Is there any legal limit on the percentage a telemarketing firm can take from the contributions it solicits for a 501(c)(3) charity?
No. The U.S. Supreme Court has ruled several times that charitable solicitation is a form of free speech entitled to constitutional protection and that it is unconstitutional to establish arbitrary limits on the fundraising costs that may be incurred. That makes a certain amount of sense because it is obviously easier to raise funds for some causes than for others.
In its most recent decision on the issue, the Supreme Court reaffirmed the general rule in a case in which the charity received only 15% of the funds raised, but the Court allowed the Attorney General of Illinois to prosecute the solicitor for fraud for allegedly intentional misrepresentations. (Nonprofit Issues®, March, 2003.)
Professional solicitors are required to register their contracts and report on the results of their campaigns in many states (although many fail to do so). According to the reports of 847 campaigns on behalf of 534 charities listed on the 2013 report of the Pennsylvania Bureau of Charitable Organizations, the charities received overall only about 38.3% of the total contributions made, but many of the organizations received only 10-25% and some actually suffered a net loss. Not a whole lot of people read these reports and they represent specific campaigns rather than overall fundraising results, but a charity may want to think twice about entering into a contract in which the solicitor gets 75 or 80% of the gross.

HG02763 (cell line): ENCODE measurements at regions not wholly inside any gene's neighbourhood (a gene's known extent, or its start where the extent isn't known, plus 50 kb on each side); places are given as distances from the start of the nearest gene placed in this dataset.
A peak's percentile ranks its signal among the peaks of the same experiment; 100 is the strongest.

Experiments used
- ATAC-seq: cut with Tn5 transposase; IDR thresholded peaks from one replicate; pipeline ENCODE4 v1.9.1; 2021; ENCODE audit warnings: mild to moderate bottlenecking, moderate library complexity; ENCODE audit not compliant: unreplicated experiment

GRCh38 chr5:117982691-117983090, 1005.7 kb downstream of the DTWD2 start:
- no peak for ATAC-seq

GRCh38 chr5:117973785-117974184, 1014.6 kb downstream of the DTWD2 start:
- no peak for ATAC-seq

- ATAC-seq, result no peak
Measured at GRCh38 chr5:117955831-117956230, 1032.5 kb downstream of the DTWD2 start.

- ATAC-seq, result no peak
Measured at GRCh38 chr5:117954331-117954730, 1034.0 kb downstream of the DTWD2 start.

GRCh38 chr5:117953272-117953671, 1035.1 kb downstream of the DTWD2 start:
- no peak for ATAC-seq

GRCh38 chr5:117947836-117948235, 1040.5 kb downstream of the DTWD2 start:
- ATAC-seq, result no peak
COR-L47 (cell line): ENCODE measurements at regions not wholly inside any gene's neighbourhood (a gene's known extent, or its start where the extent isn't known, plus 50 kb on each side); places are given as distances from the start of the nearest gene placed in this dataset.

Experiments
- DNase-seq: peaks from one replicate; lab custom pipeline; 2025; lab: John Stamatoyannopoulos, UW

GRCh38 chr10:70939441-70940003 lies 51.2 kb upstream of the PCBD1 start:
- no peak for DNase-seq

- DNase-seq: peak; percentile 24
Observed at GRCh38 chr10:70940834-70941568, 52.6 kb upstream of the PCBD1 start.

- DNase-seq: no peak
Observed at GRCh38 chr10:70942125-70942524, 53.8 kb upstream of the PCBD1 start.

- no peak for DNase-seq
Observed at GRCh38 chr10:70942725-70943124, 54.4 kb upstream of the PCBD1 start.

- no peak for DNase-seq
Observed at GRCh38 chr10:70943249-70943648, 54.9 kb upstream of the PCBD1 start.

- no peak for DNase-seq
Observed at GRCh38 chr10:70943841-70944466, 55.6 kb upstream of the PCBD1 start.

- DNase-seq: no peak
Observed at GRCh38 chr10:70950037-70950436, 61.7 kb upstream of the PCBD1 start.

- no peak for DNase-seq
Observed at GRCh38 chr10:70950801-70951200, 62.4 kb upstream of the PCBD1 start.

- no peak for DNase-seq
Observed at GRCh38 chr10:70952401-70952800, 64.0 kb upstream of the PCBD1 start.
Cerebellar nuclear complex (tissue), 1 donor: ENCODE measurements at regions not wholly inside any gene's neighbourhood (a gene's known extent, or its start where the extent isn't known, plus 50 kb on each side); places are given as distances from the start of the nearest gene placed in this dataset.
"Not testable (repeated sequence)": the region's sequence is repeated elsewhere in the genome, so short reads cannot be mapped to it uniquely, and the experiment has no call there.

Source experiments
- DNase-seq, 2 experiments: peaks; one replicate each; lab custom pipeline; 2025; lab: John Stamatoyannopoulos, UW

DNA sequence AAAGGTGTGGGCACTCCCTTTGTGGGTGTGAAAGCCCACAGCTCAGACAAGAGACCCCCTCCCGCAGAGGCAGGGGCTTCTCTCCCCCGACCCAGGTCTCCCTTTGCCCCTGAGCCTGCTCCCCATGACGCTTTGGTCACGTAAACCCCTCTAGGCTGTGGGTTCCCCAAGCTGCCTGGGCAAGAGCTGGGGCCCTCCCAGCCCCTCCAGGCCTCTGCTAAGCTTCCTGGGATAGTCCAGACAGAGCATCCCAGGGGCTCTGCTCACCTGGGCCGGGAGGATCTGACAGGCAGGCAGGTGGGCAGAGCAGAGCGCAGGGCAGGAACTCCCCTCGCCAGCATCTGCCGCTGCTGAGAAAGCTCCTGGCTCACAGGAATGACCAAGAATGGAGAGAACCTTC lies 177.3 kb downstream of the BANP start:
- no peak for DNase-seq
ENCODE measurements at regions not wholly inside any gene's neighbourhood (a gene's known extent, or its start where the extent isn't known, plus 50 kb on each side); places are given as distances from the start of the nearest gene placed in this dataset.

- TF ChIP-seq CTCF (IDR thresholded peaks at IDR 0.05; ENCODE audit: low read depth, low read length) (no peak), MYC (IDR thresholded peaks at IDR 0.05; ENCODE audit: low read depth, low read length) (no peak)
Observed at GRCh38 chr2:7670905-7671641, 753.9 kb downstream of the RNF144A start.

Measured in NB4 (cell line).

The Association of Fundraising Professionals takes the position that it is unethical to be paid a percentage-based commission for fundraising, but it is not illegal.